I put on makeup one afternoon to go take pictures at the walmart. While applying the makeup, I used this new pencil eyeliner (I had used it once before). I accidentally put too much, so I grabbed a cotton ball and doused it with Palmer’s Cocoa Butter Lotion to remove the eye makeup. I rubbed the cotton ball ALL over my eyes and cheeks. I finished putting on makeup, and I left the house. Later that day, I got into an argument with my husband and I cried a little bit. About an hour after I cried, I noticed my face turning really red and spotty, even all the way down to my chin, but mostly around my cheeks and under the eyes. I took a Benadryl because my husband said it looked like an allergic reaction. I got really tired from the Benadryl and went to sleep. I woke up in the morning, my face felt kind of funny – like I couldn’t open my eyes all the way. I looked at my face in the mirror, and my eyes (above and below) and cheeks were swollen and puffy. I looked pretty scary. I immediately told my husband and we got in the car and drove to the doctors office. He said it looks like an allergic reaction, and he gave me Prednisone 6 day pack, and told me to take Claritin during the day and Benadryl at night. Well, the Claritin during the day and the Prednisone works great – but Benadryl barely works at night. Around bedtime, my face starts to get a little itchy and I see some redness and swelling. It is now day 3 of the 6 day Prednisone pack and my facial swelling has completely gone down, but around night time I’ll begin to see a bit of redness. Sometimes on my left cheek under my eye, and sometimes on my right cheek under my eye. I am worried because I was reading online about Lupus and it presents itself in a rash on the face. I don’t have any of the other symptoms of Lupus, but my question is, can Lupus make my face puffy and swollen? To me, I guess it sounds more like an allergic reaction, but my doctor said if the swelling doesn’t go down by Monday, that I should come back in because it could be something “different.” When he said “different” what does he mean?? Anyone have any ideas? I’m really scared.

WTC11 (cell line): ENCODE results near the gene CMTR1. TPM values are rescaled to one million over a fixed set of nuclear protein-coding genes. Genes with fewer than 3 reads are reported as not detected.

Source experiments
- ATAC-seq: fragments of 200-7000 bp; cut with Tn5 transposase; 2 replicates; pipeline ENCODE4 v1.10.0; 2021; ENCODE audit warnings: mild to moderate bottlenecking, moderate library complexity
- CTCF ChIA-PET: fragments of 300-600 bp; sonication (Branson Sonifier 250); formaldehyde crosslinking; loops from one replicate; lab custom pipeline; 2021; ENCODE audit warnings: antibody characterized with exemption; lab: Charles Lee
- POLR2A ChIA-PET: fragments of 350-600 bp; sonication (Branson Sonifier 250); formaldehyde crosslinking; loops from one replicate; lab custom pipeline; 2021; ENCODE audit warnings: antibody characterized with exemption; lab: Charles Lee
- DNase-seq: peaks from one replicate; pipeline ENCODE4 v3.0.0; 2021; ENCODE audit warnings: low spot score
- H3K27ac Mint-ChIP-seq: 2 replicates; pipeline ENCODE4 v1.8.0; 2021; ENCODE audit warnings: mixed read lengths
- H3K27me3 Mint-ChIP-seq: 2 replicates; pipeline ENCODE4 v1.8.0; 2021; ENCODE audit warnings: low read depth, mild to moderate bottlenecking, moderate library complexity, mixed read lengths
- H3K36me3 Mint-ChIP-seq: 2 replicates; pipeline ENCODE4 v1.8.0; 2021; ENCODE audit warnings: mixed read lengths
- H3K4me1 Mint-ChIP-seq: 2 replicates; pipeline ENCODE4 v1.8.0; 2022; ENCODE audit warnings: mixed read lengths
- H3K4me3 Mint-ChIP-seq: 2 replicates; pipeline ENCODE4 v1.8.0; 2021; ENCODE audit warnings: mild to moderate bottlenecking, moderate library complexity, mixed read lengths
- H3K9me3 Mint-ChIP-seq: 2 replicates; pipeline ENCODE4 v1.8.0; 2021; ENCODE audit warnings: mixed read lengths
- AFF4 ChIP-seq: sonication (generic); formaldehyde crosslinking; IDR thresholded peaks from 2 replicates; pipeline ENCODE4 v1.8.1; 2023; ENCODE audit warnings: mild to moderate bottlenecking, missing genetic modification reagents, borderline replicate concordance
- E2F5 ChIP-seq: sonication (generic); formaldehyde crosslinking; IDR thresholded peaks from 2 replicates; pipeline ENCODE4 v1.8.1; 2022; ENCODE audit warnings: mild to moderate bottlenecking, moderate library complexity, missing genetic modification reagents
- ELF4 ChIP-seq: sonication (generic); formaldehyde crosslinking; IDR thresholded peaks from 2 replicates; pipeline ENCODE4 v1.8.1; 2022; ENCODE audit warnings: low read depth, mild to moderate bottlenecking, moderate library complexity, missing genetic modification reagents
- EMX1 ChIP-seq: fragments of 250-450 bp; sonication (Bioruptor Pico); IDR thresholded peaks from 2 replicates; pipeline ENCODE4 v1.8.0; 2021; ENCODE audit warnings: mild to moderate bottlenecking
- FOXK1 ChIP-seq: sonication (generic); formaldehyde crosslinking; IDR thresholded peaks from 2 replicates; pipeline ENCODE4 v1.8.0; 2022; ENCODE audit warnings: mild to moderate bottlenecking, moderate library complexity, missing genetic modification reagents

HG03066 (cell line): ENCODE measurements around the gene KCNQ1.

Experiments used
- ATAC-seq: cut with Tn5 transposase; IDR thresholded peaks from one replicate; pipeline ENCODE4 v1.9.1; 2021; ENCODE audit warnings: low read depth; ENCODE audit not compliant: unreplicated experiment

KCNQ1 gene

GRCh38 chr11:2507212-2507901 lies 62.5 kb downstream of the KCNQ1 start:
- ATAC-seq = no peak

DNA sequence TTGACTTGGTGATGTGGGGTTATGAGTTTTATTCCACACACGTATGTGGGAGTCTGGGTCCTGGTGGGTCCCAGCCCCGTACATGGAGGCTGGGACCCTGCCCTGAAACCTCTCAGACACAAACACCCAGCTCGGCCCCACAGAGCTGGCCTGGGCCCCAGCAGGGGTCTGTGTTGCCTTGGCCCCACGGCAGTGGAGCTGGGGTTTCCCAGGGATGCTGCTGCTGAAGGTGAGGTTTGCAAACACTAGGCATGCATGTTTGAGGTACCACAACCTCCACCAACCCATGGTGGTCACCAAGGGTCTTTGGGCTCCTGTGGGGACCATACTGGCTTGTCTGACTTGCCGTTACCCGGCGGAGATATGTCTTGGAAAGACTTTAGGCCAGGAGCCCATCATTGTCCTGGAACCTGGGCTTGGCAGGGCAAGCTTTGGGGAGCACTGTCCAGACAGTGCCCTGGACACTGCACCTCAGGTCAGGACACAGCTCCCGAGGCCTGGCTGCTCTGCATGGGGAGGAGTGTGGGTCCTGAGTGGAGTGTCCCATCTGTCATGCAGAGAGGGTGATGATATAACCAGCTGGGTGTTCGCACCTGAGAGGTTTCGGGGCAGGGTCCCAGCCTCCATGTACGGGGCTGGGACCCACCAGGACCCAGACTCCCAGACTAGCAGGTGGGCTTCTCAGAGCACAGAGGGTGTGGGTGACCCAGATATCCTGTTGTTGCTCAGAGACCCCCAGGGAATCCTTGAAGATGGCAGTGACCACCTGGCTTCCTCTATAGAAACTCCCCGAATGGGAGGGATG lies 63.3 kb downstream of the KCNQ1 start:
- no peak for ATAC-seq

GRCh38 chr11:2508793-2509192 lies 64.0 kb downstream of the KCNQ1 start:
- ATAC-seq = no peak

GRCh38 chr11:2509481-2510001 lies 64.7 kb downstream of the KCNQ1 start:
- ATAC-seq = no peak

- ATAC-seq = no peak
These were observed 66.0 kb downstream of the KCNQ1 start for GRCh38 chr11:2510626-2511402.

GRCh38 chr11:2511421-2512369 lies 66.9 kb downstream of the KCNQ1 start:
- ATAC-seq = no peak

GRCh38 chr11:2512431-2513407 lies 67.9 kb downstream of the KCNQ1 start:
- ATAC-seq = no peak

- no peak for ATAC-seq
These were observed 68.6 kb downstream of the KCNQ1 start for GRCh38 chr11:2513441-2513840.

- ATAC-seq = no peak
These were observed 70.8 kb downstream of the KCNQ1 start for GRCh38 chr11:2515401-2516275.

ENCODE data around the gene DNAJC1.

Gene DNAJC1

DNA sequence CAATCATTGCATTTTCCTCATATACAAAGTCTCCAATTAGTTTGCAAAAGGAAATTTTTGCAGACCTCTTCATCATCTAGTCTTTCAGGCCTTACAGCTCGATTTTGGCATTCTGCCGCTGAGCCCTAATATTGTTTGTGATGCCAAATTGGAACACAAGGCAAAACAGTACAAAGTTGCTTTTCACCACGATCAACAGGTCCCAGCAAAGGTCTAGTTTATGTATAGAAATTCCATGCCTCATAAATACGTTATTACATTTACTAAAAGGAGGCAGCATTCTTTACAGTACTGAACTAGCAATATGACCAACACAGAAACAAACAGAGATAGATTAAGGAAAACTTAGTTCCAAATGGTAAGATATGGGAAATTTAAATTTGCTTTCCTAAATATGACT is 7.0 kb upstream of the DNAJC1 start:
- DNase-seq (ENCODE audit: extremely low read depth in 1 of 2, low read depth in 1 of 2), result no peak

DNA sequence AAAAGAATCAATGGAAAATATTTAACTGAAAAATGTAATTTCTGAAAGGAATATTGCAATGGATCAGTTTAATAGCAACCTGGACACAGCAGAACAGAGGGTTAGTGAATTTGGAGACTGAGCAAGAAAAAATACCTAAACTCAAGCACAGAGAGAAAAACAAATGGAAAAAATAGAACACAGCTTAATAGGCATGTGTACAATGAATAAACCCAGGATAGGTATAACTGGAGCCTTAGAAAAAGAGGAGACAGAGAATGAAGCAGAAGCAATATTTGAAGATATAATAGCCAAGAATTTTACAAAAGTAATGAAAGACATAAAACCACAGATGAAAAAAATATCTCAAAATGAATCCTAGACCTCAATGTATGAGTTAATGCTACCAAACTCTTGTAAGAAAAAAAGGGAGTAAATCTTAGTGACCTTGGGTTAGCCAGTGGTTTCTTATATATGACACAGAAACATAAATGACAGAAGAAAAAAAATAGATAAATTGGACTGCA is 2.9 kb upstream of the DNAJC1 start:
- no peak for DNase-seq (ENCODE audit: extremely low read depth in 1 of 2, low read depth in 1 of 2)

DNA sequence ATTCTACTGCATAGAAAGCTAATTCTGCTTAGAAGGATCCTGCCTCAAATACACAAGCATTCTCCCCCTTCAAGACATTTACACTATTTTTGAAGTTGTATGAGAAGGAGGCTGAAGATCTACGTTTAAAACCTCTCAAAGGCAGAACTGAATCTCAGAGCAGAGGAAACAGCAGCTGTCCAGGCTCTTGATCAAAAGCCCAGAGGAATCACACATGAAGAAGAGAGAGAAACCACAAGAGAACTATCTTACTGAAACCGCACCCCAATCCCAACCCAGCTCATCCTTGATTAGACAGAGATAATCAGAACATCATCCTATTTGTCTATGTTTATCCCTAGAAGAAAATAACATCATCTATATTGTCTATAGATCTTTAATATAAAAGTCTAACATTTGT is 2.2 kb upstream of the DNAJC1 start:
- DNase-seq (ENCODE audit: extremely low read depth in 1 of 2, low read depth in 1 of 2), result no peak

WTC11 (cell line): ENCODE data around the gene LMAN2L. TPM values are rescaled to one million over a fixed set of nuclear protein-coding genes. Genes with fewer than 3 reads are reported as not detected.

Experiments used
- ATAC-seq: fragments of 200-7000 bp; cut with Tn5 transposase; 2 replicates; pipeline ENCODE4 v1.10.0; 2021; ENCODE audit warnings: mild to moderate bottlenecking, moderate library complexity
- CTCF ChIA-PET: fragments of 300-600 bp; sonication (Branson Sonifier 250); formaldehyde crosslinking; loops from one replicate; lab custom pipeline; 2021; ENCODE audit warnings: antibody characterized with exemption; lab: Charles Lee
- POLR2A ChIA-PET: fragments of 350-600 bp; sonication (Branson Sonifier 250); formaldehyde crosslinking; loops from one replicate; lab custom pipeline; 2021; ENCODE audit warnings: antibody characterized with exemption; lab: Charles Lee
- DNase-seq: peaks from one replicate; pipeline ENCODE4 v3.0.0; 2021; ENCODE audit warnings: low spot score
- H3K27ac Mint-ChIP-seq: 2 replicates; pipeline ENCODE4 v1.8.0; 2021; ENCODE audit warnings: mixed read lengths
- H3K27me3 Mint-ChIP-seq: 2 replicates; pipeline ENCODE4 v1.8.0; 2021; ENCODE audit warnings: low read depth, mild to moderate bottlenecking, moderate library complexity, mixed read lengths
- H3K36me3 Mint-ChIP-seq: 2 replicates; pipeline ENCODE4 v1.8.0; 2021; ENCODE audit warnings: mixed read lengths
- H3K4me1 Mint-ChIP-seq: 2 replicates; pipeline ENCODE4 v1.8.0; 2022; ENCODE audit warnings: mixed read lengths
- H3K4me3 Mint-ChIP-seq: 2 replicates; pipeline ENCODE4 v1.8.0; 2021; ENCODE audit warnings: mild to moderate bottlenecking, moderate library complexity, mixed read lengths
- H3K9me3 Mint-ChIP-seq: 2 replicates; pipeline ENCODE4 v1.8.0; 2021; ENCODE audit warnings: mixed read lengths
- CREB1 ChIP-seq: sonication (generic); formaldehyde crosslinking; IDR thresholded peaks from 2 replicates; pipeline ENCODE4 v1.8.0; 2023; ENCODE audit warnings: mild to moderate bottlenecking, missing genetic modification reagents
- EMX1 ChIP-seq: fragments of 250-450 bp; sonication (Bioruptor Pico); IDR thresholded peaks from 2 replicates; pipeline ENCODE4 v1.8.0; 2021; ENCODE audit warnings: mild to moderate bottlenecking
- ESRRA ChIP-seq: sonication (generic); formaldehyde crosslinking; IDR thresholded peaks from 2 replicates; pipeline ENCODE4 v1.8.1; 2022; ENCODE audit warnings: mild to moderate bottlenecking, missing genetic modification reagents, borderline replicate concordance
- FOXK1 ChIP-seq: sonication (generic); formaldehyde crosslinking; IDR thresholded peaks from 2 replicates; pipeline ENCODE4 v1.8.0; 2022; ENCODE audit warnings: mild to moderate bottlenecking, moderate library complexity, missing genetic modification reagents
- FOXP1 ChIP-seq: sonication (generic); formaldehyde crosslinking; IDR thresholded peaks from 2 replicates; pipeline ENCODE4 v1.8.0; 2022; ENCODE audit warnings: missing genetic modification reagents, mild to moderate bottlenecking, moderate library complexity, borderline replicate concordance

1. Doc

      Most probably is allergic reaction from eyeliner, or some other make up that you used that day.
      Lupus can give a read colored skin on your nose and cheeks (in a form of a Butterfly), but its not itchy, and its not swollen. So most probably its not Lupus.
      I believe that after taking the full dose of Prednisone this allergie will be cleared.
      When the doctor says maybe its something different, he just want to explore other possibilities.

  4. kkayona

    lupus??? help, please!! ?
    so, about two years ago i was diagnosed with rheumatoid arthritis.. when they did all the blood tests, they were also positive for lupus, but the doctors never did anything because i didn’t have any ‘outward physical signs’ of it.. well, yesterday i noticed a small rash on my face (across my cheeks) and i sent a picture of it to my mom (who works for a doctor) and she showed it to him and he said it definitely looked like a ‘butterfly rash’ (a symptom of lupus’).. so, now, i’m wondering, how likely is it that it is lupus? i’m really really worried..should i be? or am i worrying over nothing?

    1. Desi

      You have reason to be concerned. This is a common symptom or sign of lupus. It means your body is beginning to produce symptoms of active disease. You need to follow up with your primary doctor and get the ball rolling. You don’t need to suffer unnecessarily with some of these symptoms that will occur, the sooner you treat them the more control you’ll have maintaining your illness.

      * They may consider further testing at this time. Auto-immune diseases can be tricky to diagnose. Because of the, “butterfly rash,” they may rule out the rheumatoid arthritis. Lupus alone may be the culprit for your aching and swollen joints. I wish you luck…I suffer from an auto-immune disease myself. You’ll have good days and bad, I’ll say a prayer for more good ones!